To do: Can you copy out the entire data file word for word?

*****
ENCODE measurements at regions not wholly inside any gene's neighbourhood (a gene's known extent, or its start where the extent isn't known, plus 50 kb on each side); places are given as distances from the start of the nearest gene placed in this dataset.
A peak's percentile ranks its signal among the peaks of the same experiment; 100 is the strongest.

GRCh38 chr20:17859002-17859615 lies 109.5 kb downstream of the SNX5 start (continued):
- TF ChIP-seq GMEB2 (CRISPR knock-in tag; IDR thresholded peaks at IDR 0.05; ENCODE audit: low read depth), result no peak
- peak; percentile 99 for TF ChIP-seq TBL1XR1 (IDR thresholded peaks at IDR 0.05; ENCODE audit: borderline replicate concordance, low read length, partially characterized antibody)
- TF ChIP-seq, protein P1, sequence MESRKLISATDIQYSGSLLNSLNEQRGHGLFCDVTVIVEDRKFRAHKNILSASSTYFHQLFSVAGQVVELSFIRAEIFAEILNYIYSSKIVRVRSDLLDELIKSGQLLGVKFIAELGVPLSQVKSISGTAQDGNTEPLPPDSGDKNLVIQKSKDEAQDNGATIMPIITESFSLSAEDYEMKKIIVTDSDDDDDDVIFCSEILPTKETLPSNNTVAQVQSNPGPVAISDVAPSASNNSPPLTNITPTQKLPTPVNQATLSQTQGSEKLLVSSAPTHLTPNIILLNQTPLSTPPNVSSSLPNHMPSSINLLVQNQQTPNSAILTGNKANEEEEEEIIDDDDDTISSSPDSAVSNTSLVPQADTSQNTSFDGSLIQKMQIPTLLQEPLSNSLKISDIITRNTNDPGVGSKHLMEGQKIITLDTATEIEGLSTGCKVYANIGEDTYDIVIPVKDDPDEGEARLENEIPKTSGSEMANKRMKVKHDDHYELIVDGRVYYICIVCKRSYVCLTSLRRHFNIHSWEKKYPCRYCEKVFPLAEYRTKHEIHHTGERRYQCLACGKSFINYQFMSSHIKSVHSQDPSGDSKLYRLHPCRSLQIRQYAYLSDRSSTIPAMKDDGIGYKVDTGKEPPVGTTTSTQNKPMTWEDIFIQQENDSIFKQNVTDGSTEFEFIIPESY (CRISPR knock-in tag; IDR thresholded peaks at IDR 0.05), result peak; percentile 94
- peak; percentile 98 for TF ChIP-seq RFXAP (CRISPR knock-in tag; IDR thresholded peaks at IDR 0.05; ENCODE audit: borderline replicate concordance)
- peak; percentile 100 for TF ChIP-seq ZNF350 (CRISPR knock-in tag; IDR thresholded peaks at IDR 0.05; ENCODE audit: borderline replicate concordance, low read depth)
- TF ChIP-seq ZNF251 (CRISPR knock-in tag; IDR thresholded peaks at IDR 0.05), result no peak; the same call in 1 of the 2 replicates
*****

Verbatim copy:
ENCODE measurements at regions not wholly inside any gene's neighbourhood (a gene's known extent, or its start where the extent isn't known, plus 50 kb on each side); places are given as distances from the start of the nearest gene placed in this dataset.
A peak's percentile ranks its signal among the peaks of the same experiment; 100 is the strongest.

GRCh38 chr20:17859002-17859615 lies 109.5 kb downstream of the SNX5 start (continued):
- TF ChIP-seq GMEB2 (CRISPR knock-in tag; IDR thresholded peaks at IDR 0.05; ENCODE audit: low read depth), result no peak
- peak; percentile 99 for TF ChIP-seq TBL1XR1 (IDR thresholded peaks at IDR 0.05; ENCODE audit: borderline replicate concordance, low read length, partially characterized antibody)
- TF ChIP-seq, protein P1, sequence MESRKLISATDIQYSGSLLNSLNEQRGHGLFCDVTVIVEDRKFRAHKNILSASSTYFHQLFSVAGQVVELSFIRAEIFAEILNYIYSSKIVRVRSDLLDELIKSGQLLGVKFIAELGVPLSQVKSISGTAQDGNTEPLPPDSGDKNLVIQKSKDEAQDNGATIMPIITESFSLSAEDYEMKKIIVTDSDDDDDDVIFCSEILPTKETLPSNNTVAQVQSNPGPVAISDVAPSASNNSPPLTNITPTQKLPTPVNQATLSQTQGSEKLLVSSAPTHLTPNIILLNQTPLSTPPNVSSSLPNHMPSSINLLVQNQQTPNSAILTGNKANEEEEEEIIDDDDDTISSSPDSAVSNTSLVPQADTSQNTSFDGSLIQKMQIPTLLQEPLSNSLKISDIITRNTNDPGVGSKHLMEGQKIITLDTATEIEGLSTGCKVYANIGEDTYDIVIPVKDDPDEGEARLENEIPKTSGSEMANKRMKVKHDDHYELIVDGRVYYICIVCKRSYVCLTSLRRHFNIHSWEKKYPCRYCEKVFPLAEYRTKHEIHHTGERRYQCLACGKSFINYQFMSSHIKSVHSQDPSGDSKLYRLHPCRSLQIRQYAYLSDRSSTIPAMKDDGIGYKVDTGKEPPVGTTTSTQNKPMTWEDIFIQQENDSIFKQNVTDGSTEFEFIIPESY (CRISPR knock-in tag; IDR thresholded peaks at IDR 0.05), result peak; percentile 94
- peak; percentile 98 for TF ChIP-seq RFXAP (CRISPR knock-in tag; IDR thresholded peaks at IDR 0.05; ENCODE audit: borderline replicate concordance)
- peak; percentile 100 for TF ChIP-seq ZNF350 (CRISPR knock-in tag; IDR thresholded peaks at IDR 0.05; ENCODE audit: borderline replicate concordance, low read depth)
- TF ChIP-seq ZNF251 (CRISPR knock-in tag; IDR thresholded peaks at IDR 0.05), result no peak; the same call in 1 of the 2 replicates